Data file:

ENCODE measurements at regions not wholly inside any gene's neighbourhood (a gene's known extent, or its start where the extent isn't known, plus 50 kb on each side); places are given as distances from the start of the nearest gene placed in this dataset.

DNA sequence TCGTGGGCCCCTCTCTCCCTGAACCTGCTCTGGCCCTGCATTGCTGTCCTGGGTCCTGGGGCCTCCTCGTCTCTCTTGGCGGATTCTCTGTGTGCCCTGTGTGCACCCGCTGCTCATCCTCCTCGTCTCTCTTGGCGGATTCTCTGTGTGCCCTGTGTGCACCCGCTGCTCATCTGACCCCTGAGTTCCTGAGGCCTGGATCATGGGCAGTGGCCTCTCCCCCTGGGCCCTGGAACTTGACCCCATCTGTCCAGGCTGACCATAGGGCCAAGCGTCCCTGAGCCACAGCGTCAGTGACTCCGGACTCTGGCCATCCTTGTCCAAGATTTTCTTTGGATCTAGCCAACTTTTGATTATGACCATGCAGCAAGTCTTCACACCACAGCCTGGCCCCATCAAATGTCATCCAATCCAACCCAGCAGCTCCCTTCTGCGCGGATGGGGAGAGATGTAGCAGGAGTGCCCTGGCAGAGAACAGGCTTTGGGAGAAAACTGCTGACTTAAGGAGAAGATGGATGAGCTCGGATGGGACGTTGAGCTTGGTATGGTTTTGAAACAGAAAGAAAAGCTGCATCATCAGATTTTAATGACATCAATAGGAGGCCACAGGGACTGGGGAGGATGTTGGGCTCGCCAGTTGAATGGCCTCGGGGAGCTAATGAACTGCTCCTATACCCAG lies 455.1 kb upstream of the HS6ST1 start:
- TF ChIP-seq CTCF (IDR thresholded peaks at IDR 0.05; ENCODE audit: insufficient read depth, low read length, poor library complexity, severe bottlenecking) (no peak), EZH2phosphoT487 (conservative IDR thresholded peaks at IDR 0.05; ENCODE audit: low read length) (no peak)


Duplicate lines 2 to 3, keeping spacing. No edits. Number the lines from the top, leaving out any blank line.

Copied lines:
DNA sequence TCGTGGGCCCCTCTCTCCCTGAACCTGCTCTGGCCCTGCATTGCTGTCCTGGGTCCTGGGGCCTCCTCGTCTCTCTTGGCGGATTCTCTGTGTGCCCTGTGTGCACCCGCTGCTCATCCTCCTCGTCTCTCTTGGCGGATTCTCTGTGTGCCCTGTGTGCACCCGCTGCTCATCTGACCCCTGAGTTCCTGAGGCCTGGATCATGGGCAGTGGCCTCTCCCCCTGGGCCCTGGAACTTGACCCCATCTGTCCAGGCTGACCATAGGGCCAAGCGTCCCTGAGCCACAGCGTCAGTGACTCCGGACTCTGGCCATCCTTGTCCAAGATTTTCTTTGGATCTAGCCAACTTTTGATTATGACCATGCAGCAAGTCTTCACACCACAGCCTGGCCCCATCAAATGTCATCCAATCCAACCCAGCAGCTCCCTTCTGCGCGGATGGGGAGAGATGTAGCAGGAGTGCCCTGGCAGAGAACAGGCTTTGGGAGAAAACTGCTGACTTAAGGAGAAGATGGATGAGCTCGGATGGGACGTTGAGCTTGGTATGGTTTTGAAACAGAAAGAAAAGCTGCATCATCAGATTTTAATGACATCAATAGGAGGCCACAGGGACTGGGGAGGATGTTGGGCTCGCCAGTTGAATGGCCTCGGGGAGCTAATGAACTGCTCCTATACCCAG lies 455.1 kb upstream of the HS6ST1 start:
- TF ChIP-seq CTCF (IDR thresholded peaks at IDR 0.05; ENCODE audit: insufficient read depth, low read length, poor library complexity, severe bottlenecking) (no peak), EZH2phosphoT487 (conservative IDR thresholded peaks at IDR 0.05; ENCODE audit: low read length) (no peak)